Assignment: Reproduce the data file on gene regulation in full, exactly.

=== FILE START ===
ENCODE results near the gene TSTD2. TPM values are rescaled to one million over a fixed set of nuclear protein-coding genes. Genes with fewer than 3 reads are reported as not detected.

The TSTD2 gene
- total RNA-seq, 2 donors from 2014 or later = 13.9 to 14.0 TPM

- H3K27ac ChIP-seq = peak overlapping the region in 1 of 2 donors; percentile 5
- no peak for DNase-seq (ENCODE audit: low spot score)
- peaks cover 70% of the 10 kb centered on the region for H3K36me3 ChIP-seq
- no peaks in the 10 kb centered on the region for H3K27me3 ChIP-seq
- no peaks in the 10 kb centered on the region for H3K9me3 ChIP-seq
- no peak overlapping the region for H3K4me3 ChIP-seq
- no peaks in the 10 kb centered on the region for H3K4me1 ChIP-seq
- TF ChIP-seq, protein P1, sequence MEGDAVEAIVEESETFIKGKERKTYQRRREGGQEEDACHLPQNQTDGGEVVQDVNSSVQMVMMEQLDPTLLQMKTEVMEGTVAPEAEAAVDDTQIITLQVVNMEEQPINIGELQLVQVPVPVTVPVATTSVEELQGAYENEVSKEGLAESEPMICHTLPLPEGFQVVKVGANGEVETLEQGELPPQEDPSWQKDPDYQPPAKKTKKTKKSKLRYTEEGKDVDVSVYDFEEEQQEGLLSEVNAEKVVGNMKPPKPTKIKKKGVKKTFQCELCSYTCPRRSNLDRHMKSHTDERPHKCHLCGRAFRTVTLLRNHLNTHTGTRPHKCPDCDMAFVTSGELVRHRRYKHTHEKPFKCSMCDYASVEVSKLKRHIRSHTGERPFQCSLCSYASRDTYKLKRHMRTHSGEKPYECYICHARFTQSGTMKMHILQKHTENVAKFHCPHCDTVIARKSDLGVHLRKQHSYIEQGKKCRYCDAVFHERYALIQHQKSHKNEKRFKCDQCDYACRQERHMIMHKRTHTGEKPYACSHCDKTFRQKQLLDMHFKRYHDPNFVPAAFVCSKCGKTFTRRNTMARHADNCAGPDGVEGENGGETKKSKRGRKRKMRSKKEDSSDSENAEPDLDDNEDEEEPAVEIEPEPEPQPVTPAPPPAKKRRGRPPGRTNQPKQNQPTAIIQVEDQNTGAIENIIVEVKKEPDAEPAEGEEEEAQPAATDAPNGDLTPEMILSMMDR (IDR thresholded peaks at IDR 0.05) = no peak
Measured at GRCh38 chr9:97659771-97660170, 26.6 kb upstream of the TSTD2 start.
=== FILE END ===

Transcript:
ENCODE results near the gene TSTD2. TPM values are rescaled to one million over a fixed set of nuclear protein-coding genes. Genes with fewer than 3 reads are reported as not detected.

The TSTD2 gene
- total RNA-seq, 2 donors from 2014 or later = 13.9 to 14.0 TPM

- H3K27ac ChIP-seq = peak overlapping the region in 1 of 2 donors; percentile 5
- no peak for DNase-seq (ENCODE audit: low spot score)
- peaks cover 70% of the 10 kb centered on the region for H3K36me3 ChIP-seq
- no peaks in the 10 kb centered on the region for H3K27me3 ChIP-seq
- no peaks in the 10 kb centered on the region for H3K9me3 ChIP-seq
- no peak overlapping the region for H3K4me3 ChIP-seq
- no peaks in the 10 kb centered on the region for H3K4me1 ChIP-seq
- TF ChIP-seq, protein P1, sequence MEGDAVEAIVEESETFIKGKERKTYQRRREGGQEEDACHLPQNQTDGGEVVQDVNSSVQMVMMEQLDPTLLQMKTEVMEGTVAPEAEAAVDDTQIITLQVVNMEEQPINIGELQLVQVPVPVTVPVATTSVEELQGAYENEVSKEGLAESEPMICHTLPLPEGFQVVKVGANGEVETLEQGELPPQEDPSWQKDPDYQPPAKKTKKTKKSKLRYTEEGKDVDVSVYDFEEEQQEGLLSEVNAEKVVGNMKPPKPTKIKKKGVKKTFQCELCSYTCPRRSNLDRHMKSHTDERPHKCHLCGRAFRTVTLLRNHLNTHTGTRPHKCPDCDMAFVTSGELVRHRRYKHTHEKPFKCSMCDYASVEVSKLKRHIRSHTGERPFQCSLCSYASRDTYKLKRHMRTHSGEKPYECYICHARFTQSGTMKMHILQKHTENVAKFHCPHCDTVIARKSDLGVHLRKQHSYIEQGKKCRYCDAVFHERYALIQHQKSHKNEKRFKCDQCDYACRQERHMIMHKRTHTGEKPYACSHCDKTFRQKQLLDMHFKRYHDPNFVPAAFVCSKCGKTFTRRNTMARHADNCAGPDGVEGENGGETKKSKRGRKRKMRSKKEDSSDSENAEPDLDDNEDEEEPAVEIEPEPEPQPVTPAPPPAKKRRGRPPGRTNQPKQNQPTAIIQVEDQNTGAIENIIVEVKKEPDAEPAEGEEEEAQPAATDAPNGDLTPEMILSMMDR (IDR thresholded peaks at IDR 0.05) = no peak
Measured at GRCh38 chr9:97659771-97660170, 26.6 kb upstream of the TSTD2 start.